what shud be the condition?

This is a discussion on what shud be the condition? within the C Programming forums, part of the General Programming Boards category; if(cond) printf("hello"); else printf("world"); what should be the condition so that output becomes helloworld.....

  1. #1
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    what shud be the condition?

    if(cond)
    printf("hello");
    else
    printf("world");

    what should be the condition so that output becomes helloworld..

  2. #2
    a_capitalist_story
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    This is not C#, it's C.

  3. #3
    &TH of undefined behavior Fordy's Avatar
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    Moved

  4. #4
    Super Moderator
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    There is no condition that will execute both the 'if'. and the 'else'. By definition, the 'else' will execute only if the 'if' doesn't.

  5. #5
    and the hat of wrongness Salem's Avatar
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    I see the students suffering at the hands of a "teacher" who thinks teaching stupid programming tricks is somehow worthwhile.

    Here, since you're not going to learn anything where you are, a pointless freebie
    Code:
    if( !printf("hello") )
        printf("hello");
    else
        printf("world");
    If you dance barefoot on the broken glass of undefined behaviour, you've got to expect the occasional cut.
    If at first you don't succeed, try writing your phone number on the exam paper.
    I support http://www.ukip.org/ as the first necessary step to a free Europe.

  6. #6
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    Quote Originally Posted by Salem View Post
    I see the students suffering at the hands of a "teacher" who thinks teaching stupid programming tricks is somehow worthwhile.

    Here, since you're not going to learn anything where you are, a pointless freebie
    Code:
    if( !printf("hello") )
        printf("hello");
    else
        printf("world");
    I agree, it is quite stupid. Though I can see a C teacher mentioning it, just to show that a lot of functions have return values, and that sometimes unexpectedly, expressions return a non-void value.

    In case the OP is wondering as to the reasoning, the reason being is that printf(), while being a function who's return value is often ignored, DOES NOT have a void return, it returns an int, like most functions in the std libs.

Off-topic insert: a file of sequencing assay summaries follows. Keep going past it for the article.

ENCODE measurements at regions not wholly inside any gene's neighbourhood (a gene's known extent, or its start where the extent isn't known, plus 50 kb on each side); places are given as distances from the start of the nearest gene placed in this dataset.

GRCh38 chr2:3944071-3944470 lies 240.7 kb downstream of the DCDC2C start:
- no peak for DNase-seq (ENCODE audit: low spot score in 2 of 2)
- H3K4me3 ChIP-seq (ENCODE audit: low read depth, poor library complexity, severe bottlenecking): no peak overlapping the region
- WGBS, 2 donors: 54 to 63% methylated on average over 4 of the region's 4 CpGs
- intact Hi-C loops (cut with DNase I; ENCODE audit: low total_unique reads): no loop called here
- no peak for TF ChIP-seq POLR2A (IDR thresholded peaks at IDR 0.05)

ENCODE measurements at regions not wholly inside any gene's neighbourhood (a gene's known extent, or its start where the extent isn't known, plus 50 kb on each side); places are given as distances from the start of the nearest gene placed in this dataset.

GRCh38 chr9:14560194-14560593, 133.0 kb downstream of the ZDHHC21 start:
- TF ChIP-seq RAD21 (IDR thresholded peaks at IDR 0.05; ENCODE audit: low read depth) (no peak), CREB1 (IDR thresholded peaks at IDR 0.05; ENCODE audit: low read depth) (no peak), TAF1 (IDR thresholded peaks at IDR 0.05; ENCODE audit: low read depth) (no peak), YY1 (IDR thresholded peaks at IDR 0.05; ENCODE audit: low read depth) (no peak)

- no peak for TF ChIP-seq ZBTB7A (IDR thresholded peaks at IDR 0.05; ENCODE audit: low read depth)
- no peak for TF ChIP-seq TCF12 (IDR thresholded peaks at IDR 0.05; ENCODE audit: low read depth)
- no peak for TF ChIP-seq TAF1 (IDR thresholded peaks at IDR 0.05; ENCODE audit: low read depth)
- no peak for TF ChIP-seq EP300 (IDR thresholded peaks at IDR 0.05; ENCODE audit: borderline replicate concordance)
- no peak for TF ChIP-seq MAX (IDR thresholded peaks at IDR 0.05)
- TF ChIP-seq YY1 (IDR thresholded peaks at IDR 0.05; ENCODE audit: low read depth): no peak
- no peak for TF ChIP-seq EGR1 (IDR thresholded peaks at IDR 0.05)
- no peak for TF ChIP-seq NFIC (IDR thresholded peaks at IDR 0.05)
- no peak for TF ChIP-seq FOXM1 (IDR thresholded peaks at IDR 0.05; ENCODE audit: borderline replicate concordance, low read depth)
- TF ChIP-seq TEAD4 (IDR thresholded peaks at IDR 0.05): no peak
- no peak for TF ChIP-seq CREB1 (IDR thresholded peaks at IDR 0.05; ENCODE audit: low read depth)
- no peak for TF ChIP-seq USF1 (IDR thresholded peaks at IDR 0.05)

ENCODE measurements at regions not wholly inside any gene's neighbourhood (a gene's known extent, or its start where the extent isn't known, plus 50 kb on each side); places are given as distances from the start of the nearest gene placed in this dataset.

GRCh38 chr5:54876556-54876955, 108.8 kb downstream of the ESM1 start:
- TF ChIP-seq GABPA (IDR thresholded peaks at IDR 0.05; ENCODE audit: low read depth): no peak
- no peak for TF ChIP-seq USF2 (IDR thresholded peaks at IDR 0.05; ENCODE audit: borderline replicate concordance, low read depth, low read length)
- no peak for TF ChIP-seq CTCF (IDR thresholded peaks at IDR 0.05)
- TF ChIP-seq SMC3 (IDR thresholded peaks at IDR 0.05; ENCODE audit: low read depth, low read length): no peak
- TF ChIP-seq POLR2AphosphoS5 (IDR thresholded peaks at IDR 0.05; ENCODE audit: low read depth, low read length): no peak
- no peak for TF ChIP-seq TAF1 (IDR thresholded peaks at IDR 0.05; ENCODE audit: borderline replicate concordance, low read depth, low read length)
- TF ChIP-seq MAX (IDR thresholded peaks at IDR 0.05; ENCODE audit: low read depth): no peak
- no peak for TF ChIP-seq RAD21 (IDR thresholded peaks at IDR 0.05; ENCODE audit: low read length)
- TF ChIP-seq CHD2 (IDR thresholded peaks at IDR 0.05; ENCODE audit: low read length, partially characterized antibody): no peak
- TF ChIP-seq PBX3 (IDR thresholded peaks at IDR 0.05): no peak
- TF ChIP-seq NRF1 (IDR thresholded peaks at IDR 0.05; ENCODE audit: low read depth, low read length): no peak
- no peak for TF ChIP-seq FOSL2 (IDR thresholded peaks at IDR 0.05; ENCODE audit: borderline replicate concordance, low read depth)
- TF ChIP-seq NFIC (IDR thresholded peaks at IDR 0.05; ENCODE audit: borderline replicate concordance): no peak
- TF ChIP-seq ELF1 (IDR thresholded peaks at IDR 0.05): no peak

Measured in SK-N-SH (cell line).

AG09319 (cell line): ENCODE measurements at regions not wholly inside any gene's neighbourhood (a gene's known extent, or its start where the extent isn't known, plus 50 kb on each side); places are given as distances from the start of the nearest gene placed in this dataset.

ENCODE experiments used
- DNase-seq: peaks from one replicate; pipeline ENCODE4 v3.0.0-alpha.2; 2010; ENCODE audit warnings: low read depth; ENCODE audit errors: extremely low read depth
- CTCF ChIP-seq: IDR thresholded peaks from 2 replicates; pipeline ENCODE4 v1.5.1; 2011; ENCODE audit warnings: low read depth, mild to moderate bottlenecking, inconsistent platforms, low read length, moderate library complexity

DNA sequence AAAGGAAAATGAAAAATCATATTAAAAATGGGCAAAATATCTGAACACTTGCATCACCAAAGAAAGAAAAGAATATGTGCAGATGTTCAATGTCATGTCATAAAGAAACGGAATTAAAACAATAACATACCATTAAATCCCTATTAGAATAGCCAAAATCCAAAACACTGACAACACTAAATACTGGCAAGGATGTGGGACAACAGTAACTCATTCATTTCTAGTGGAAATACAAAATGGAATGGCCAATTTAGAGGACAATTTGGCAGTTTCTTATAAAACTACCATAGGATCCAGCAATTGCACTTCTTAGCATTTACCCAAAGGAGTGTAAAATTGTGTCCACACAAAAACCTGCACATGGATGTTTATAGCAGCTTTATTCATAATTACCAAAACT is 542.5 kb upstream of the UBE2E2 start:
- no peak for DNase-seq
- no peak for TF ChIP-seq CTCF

On failure printf() returns a value less than 0 (negative).
    On success printf() returns the number of characters printed.

    So if you print some chars, ie.
    Code:
    int a = printf("Hello\n");
    printf("%i\n", a);
    You might end up with some output similar to:
    Code:
    Hello
    6
    The sixth char is because of the linebreak escape character.

    In C any NON-ZERO VALUE is true as far as conditionals are concerned, this includes any number, such as ... 6. So printf("Hello") returns 5, 5, not being equal to 0, means the IF conditional is TRUE, the exclamation is the logical NOT operator, making the total evaluation FALSE, so the IF is not true, it goes into the ELSE, and prints "World" - another method could be:
    Code:
    if (printf("Hello")) // printf returns 5, 5 != 0, therefore condition is TRUE
       printf("World");
    else
       printf("Hello");
    Which would have the same output.

    As you may or may not be able to tell, even though the function is inside the IF conditional as so, it still executes.

    Hope that clears it up if there were any ambiguities regarding the rationale behind why that works.

    EDIT:
    That is a very big thing with C. Any NON-ZERO VALUE is TRUE.

    For example, in the old days, before C99, before they replaced the NULL macro to be a void pointer to address 0, people simply compared pointers to 0 in order to test if they were null.

    Old style would be:
    Code:
    char* ptr_to_string = 0;
    if (ptr_to_string != 0)
       ;// do some magic
    else
       printf("PTR IS NULL\n"); // error case, which will be printed
    
    ptr_to_string = (char*)malloc(512); // Now "ptr_to_string" is pointing to an address on the heap, a NON-ZERO ADDRESS, it now evaluates to true.
    if (ptr_to_string)
       printf("Pointer is NOT null!\n"); // Which will be printed
    else
       printf("PTR IS NULL\n"); // Not printed anymore, the pointer is not null.
    Not much has changed in terms of use, but people rarely compare pointers to 0 anymore, simply they compare them to NULL, or don't comare them to anything, ie.
    Code:
    if (ptr_to_string)
       ; // Perfectly valid, if "ptr_to_string" is NULL (0), it's false, if it's an address (any address), it's true.
    Last edited by Syndacate; 09-08-2010 at 11:13 AM.

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